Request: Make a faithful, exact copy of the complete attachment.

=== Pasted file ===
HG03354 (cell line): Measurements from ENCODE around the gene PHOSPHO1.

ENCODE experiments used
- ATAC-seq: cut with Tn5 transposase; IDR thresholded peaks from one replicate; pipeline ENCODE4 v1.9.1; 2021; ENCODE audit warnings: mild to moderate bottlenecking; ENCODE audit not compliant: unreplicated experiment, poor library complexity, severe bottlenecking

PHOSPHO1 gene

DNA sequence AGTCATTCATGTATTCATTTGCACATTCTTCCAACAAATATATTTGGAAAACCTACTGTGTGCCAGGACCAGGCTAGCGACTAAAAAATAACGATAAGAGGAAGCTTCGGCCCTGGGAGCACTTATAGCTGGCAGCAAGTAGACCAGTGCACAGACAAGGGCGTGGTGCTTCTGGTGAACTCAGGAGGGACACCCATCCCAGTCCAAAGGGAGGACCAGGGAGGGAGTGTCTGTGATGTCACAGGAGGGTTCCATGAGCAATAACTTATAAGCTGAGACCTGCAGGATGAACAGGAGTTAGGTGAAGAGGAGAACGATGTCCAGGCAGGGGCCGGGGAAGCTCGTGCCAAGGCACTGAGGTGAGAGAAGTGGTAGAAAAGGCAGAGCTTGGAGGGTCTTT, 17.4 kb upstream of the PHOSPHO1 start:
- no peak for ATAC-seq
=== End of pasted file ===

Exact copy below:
HG03354 (cell line): Measurements from ENCODE around the gene PHOSPHO1.

ENCODE experiments used
- ATAC-seq: cut with Tn5 transposase; IDR thresholded peaks from one replicate; pipeline ENCODE4 v1.9.1; 2021; ENCODE audit warnings: mild to moderate bottlenecking; ENCODE audit not compliant: unreplicated experiment, poor library complexity, severe bottlenecking

PHOSPHO1 gene

DNA sequence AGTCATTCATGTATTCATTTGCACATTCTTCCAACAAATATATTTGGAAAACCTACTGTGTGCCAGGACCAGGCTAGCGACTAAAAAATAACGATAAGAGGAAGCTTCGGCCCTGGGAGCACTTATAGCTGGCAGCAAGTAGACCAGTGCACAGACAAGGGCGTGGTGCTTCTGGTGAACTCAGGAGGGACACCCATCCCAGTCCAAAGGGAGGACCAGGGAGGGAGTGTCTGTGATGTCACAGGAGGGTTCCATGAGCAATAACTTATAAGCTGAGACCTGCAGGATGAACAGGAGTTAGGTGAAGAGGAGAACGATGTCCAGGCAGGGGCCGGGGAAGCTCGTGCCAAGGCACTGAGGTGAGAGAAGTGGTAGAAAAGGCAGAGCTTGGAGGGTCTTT, 17.4 kb upstream of the PHOSPHO1 start:
- no peak for ATAC-seq